For Brazil, its fertilizer purchase options had, prior to this announcement, meant utilizing third-party Belarus—which had already stated it was happy to sell—or purchase from China. Both countries are aware of the price, and with inventory already pinched globally, the price for fertilizers will go up as the squeeze takes affect. But now with Putin’s announcement, those four countries, excluding seller Russia, will partake in a free-for-all.

Prior to the sanctions against Russia, Belarus was a big seller of potash to Brazil, owning about 20 percent of the potash market. But, in January of 2022, Lithuania decided to pay heed to US sanctions initiated in 2021, and cut off a major transit route to stymie Belarus.

This curtailed amount of fertilizer from Russia will impact the harvests of coffee, sugar, soybeans and more in Brazil. Just 20 percent less of potash fertilizer is expected to drop crop output by 14 percent.

And, since Brazil is key to global food supplies, this impacts more than the South American country.

But, since potash is also an important part of Brazil’s soybean crop… and Canada is the leading producer of potash (Russia being the second largest) … if Canada’s export crop of fertilizer for 2022 hasn’t already been spoken for—see India’s forward-thinking—Canada could be non-shady way of getting enough fertilizer for Brazilian farmer needs.

It depends on whether Brazil wants to take advantage of its BRICS relationship, or maintain its standing with other western nations.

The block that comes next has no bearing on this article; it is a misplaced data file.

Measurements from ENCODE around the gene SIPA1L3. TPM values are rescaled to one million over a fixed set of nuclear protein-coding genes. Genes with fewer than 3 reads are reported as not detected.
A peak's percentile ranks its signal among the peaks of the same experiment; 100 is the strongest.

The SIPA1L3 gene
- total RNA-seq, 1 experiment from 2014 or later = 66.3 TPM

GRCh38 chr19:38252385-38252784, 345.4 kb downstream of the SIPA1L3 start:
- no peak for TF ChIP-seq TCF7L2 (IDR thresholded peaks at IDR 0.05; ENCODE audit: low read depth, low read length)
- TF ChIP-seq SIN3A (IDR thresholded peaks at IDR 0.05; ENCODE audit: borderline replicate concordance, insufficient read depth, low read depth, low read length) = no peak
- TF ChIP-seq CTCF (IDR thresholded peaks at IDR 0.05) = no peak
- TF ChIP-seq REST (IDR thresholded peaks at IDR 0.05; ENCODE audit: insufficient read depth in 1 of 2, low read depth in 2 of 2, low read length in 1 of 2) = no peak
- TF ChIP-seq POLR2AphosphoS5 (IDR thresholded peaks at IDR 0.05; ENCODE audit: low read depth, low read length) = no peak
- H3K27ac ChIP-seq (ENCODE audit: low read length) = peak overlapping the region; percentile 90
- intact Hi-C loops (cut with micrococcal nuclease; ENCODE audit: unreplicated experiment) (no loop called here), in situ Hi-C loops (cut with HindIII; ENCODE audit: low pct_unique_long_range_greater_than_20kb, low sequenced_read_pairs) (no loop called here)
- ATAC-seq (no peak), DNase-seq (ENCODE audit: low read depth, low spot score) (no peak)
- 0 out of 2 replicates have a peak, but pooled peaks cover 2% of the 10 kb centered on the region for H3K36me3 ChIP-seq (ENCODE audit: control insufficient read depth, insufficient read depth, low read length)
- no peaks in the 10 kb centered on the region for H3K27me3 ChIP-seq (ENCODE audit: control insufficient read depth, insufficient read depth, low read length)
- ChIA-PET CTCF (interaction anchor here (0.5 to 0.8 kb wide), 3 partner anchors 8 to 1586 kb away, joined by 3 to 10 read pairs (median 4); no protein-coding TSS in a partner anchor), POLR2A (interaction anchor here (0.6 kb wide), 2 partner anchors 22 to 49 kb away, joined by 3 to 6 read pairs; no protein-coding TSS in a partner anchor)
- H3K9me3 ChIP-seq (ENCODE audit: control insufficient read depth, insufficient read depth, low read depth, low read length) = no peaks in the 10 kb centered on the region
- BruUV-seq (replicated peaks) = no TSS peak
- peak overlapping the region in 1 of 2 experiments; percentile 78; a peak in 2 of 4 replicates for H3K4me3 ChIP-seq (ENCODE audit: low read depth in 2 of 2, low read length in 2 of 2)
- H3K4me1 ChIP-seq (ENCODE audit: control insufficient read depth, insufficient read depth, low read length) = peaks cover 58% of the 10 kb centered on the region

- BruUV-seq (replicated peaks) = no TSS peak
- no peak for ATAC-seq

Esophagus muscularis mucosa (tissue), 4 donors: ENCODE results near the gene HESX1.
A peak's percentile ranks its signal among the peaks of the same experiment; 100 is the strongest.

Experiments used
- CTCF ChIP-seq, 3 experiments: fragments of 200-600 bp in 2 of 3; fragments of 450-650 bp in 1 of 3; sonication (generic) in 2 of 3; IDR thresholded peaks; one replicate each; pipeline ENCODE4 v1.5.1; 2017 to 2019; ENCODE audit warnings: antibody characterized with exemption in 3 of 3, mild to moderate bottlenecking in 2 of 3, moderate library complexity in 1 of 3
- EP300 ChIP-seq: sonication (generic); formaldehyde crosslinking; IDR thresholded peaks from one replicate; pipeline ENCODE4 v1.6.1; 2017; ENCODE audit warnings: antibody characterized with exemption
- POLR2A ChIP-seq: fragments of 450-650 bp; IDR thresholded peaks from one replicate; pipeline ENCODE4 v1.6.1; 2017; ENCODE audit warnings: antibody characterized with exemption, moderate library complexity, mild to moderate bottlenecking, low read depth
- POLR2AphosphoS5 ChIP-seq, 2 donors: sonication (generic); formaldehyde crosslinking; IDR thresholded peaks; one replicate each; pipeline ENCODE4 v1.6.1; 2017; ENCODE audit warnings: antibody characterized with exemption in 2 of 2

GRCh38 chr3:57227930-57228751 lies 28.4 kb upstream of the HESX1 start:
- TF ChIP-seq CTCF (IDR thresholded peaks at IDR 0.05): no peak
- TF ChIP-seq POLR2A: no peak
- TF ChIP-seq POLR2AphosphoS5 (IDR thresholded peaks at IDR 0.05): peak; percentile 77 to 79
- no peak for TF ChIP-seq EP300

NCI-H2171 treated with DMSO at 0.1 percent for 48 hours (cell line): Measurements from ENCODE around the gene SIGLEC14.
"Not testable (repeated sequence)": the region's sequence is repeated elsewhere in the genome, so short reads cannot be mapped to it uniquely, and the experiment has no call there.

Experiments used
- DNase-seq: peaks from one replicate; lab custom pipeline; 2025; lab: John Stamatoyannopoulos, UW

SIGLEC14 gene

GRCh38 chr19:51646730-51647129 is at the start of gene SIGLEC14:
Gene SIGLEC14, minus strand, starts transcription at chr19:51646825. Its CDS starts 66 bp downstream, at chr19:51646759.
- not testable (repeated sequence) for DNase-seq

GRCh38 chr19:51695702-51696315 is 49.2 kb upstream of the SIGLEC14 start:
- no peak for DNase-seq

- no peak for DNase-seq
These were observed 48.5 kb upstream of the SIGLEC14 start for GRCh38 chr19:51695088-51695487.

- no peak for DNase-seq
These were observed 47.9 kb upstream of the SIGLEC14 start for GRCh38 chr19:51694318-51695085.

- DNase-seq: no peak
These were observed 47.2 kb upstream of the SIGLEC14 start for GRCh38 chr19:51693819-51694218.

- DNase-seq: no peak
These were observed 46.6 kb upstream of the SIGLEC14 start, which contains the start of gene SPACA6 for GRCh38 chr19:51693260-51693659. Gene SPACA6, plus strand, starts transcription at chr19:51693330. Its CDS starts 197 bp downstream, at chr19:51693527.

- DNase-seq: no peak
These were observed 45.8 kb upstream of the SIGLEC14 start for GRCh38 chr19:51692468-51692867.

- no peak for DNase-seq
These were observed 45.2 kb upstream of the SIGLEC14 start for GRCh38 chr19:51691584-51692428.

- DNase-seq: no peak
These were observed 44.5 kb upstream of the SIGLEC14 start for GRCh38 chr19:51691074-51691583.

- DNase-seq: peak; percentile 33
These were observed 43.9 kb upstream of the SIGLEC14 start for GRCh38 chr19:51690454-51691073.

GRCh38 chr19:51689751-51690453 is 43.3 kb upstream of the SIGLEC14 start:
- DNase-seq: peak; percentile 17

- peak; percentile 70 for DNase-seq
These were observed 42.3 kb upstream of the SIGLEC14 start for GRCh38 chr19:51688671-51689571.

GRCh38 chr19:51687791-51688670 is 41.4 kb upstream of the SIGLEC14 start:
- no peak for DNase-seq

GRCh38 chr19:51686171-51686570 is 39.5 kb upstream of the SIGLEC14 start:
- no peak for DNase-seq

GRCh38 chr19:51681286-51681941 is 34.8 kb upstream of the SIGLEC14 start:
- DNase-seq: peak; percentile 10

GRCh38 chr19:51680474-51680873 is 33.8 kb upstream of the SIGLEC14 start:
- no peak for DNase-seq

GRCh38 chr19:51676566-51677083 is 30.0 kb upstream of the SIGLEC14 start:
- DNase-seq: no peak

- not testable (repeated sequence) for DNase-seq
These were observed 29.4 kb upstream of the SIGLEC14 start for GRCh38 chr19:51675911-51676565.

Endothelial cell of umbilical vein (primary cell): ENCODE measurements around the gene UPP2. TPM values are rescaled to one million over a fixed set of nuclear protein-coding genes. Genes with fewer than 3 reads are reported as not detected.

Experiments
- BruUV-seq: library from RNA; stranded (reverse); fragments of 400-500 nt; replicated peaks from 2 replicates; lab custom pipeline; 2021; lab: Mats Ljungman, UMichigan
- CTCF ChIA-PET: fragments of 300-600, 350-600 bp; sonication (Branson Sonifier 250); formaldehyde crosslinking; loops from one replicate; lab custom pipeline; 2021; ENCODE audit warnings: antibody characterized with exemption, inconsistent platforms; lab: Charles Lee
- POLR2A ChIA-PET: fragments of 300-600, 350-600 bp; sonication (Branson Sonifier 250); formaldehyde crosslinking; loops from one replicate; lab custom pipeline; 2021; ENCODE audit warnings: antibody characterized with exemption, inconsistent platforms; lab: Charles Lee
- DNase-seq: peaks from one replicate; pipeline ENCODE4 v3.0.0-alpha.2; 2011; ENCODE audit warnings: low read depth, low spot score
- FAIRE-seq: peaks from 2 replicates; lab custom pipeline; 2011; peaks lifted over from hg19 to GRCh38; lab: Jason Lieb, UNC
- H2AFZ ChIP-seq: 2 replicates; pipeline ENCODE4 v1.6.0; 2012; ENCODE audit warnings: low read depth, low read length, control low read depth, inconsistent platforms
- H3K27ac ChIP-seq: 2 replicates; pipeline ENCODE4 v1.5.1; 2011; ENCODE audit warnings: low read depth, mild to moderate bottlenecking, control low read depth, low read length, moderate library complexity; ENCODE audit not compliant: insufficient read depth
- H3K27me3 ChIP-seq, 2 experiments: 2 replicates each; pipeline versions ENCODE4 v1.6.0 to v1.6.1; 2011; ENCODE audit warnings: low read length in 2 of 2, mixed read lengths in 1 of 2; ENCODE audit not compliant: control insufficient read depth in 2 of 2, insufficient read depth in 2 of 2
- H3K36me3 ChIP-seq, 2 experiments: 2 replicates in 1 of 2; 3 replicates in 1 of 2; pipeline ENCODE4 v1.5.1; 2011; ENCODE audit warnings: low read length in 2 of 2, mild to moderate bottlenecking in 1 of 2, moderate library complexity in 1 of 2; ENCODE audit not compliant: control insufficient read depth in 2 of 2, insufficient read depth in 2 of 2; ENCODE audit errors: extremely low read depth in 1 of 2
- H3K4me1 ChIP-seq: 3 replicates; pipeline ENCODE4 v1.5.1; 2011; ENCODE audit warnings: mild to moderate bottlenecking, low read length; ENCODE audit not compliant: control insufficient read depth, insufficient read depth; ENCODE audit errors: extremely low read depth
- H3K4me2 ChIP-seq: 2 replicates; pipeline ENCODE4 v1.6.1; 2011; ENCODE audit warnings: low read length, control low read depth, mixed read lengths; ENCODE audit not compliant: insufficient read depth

Brazil is responsible for eight percent of global fertilizer consumption and is the world’s fourth-largest fertilizer importer, behind China (24 percent), India (14.6 percent), and the United States (10.3 percent).

As for the US, what will it do?

According to its Department of Agriculture, American farmers exported $177 billion worth of food worldwide in 2021.

That may change in 2022 as American farmers are already feeling the pinch.

With 2022 fertilizer prices already having tripled from last year, those farmers (Canadian and American) who did not lock in their fertilizer costs and purchases earlier are having to come up with solutions.

Regardless of country, agri-retailers are advised to recommend to farmers that they book their 2023 fertilizer needs as soon as possible, and to prepay, take delivery, and store until required.

As for the US, yes, farmers there will still purchase fertilizer, but not as much as they would like to purchase. This means making do with what they have, which could result in a reduced crop. A reduced crop means less food, meaning prices will go up for the consumer. It also means less available food for global markets.

Will the US look after its own populace before sending foods away to other countries? With few exceptions, the US has always maintained a global presence, maintaining its commitments.

But has the US taken any steps to alleviate its fertilizer shortages? It is expected that farmers will plant less corn and use less nitrogen-based fertilizer, which means that for those who do grow corn, prices will be higher owing to a reduced available yield.